After the declaration of the Charter, as Churchill prepared to depart from the ship, Blackie approached him at the gangway and bid Prime Minister Churchill farewell. In honor of that moment Blackie was renamed Churchill.
Later Blackie survived the sinking of Prince of Wales by the Imperial Japanese Naval Air Service later that year, and was rescued and taken to Singapore with the other survivors”
Captain Hank Bracker, The Exciting Story of Cuba

Hank Bracker
“Born in 1635, Henry Morgan was a Welsh plantation owner and privateer, which was really the same as a pirate, only with the consent of the king who was Charles II of England, Scotland, and Ireland at the time. Little is known about Morgan’s early life or how he got to the Caribbean. He began his career as a privateer in the West Indies and there is evidence that in the 1660’s he was a member of a marauding band of raiders led by Sir Christopher Myngs . Having an engaging personality he soon became a close friend of Sir Thomas Modyford, who was the English Governor of Jamaica.
Captain Henry Morgan owned and was the captain of several ships during his lifetime, but his flagship was named the “Satisfaction.” The ship was the largest of Morgan’s fleet and was involved in several profitable conflicts in the waters of the Caribbean and Central America. More recently, on August 8, 2011, near the Lajas Reef, off the coast of Panama, a large section of a wooden hull, that is believed to have been the sail ship “Satisfaction,” was found by Archaeologists from Texas State University.
In 1668 Captain Morgan sailed for Lake Maracaibo in modern day Venezuela. There he raided the cities of Maracaibo and Gibraltar and taking the available gold divested the cities of their wealth before destroying a large Spanish naval squadron stationed there. In 1671 Morgan attacked Panama City during which he was arrested and dispatched to London in chains.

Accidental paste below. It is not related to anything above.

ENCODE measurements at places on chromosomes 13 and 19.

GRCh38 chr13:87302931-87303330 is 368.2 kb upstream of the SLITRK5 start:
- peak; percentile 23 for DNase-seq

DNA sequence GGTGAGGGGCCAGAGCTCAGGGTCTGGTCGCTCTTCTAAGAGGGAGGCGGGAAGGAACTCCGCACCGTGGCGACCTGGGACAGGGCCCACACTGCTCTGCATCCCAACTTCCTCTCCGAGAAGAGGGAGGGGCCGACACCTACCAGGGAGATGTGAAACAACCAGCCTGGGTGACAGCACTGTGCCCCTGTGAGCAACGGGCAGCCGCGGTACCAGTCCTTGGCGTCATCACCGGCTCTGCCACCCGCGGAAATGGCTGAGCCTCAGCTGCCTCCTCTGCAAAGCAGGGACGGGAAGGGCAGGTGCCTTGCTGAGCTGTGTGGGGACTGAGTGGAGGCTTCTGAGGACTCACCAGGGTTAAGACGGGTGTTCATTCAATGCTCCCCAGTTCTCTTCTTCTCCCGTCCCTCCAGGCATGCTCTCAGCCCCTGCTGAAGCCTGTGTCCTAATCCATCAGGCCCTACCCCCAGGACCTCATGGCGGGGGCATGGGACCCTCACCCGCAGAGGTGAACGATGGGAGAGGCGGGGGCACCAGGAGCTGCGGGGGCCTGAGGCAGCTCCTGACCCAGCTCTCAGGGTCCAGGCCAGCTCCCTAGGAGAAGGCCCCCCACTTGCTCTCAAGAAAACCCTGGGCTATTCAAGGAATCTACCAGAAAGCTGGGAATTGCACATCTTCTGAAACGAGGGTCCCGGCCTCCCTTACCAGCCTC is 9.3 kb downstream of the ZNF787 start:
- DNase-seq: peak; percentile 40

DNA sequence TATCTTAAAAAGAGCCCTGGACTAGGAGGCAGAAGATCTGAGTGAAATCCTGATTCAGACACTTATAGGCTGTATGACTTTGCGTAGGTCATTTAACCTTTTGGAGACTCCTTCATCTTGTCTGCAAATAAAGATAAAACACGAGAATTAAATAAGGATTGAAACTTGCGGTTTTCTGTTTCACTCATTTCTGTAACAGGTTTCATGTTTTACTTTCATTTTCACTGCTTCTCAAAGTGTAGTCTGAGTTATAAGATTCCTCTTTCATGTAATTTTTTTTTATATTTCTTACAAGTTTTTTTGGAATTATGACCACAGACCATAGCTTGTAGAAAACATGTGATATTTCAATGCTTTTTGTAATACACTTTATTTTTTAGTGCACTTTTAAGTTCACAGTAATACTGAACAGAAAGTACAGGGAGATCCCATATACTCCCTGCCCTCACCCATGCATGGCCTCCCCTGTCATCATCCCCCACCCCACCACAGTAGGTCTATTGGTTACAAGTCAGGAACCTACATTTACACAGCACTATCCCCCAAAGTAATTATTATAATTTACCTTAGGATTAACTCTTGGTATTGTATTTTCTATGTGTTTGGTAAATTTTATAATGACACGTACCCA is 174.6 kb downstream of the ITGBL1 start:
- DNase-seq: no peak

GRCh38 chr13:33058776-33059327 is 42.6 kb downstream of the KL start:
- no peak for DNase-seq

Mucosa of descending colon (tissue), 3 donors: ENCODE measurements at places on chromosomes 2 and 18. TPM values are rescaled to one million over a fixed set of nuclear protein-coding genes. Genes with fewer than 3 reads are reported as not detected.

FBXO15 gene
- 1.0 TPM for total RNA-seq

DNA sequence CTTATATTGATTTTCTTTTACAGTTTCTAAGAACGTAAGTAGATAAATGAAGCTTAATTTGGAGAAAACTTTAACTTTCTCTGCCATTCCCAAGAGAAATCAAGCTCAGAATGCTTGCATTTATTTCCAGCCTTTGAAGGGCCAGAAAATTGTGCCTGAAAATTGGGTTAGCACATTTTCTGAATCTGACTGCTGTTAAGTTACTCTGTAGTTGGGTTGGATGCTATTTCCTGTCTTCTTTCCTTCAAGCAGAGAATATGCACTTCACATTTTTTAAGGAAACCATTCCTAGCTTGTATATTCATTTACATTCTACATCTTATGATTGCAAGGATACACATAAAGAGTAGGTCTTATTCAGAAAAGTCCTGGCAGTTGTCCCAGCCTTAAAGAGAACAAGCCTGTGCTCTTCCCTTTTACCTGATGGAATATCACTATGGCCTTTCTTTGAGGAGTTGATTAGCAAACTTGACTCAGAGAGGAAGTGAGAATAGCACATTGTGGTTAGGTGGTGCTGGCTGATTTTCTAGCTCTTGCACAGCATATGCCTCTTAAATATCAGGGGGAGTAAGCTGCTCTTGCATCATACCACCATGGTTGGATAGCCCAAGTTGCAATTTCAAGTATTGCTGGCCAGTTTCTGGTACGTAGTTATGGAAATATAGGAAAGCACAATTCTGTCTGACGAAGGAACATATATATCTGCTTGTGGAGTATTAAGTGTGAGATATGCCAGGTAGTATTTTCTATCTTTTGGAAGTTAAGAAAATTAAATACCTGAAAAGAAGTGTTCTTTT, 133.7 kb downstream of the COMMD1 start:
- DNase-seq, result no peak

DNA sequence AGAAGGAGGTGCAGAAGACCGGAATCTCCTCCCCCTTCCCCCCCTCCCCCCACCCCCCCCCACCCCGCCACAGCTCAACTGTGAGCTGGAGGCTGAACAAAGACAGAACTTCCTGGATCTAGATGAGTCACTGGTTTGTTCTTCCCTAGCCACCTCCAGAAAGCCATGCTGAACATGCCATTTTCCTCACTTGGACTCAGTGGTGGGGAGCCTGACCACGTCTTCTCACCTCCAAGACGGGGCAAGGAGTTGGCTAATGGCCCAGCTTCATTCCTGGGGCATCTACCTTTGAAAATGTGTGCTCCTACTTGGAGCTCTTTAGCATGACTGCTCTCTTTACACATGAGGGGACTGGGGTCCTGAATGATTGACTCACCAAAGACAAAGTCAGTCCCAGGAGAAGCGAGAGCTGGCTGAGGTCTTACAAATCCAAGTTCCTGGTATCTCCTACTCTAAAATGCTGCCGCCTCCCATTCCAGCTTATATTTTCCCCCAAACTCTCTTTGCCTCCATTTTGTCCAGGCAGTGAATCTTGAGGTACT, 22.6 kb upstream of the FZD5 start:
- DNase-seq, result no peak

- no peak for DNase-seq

When he got there, instead of imprisonment he was treated as a hero. Captain Morgan was knighted and in November of 1674 he returned to Jamaica to serve as the territory’s Lieutenant Governor. In 1678 he served as acting governor of Jamaica and again served as such from 1680 to 1682. During his time a governor, the Jamaican legislature passed an anti-piracy law and Morgan even assisted in the prosecution of other pirates. On August 25, 1688 he died on the island, after which he became an inspiration and somewhat of a glorified hero in both pirate stories and in the movies.”
Captain Hank Bracker, The Exciting Story of Cuba

Hank Bracker
“he renowned America painter Francis Davis Millet sent a letter from the Titanic’s last stop before attempting to cross the cold Atlantic Ocean. In it he wrote, “Looking over the passenger list I only find 3 or 4 people I know but there are a number of obnoxious, ostentatious American women, the scourge of any place they infest, and worse on shipboard than anywhere. Many of them carry tiny dogs, and lead husbands around like pet lambs.”
It seemed that Francis didn’t think much of the women and their dogs that were of the snobbish set; however, it is safe to assume that there may have been at least a dozen dogs most of who were boarded in special kennels and others that shared the staterooms with their owners. Of these only 3 made it into the lifeboats with their owners and survived.
We also know that there were chickens on the ship since later there was a claim made totaling $207.87 for lost chickens by a passenger named White. Other claims were made for lost dogs including a Chow-Chow dog that was valued by Harry Anderson for $50 and a claim of $750 by a passenger Daniel for the loss of his pedigree bulldog. Passenger Carter claimed $300 for the loss of his two dogs.